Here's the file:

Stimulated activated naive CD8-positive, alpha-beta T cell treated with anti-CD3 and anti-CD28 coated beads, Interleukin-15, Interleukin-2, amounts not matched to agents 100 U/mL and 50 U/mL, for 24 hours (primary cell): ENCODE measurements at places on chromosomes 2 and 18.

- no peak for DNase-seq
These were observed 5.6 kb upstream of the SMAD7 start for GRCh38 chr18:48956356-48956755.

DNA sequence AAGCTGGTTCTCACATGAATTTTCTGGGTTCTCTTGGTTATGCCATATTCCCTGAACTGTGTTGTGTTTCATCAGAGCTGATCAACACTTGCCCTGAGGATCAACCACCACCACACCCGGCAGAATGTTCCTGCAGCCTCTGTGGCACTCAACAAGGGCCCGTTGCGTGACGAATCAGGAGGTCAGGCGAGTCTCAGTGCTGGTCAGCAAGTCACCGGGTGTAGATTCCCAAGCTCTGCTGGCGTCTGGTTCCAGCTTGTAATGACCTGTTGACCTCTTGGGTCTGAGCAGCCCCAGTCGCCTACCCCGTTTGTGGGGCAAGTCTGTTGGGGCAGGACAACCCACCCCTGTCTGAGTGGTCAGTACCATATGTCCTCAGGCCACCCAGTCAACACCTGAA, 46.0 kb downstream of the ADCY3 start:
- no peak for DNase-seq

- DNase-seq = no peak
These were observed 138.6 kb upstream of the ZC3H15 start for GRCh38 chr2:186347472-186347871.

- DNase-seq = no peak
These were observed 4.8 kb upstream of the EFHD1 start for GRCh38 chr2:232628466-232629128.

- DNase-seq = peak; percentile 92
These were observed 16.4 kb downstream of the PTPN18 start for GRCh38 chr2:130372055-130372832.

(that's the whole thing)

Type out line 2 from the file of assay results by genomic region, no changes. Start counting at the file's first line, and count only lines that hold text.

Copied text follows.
- no peak for DNase-seq